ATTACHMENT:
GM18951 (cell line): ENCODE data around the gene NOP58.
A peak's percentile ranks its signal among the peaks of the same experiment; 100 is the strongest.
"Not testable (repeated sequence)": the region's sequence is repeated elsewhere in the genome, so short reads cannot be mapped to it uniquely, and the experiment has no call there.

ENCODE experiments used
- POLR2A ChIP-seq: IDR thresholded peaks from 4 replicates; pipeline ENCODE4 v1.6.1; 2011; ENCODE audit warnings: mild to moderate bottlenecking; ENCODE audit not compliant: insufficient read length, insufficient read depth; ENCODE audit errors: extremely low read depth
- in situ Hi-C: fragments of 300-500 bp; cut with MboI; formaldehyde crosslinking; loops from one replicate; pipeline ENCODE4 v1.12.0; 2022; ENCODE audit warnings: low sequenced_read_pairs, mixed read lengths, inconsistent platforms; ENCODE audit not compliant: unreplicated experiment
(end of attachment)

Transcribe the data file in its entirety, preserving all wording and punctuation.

GM18951 (cell line): ENCODE data around the gene NOP58.
A peak's percentile ranks its signal among the peaks of the same experiment; 100 is the strongest.
"Not testable (repeated sequence)": the region's sequence is repeated elsewhere in the genome, so short reads cannot be mapped to it uniquely, and the experiment has no call there.

ENCODE experiments used
- POLR2A ChIP-seq: IDR thresholded peaks from 4 replicates; pipeline ENCODE4 v1.6.1; 2011; ENCODE audit warnings: mild to moderate bottlenecking; ENCODE audit not compliant: insufficient read length, insufficient read depth; ENCODE audit errors: extremely low read depth
- in situ Hi-C: fragments of 300-500 bp; cut with MboI; formaldehyde crosslinking; loops from one replicate; pipeline ENCODE4 v1.12.0; 2022; ENCODE audit warnings: low sequenced_read_pairs, mixed read lengths, inconsistent platforms; ENCODE audit not compliant: unreplicated experiment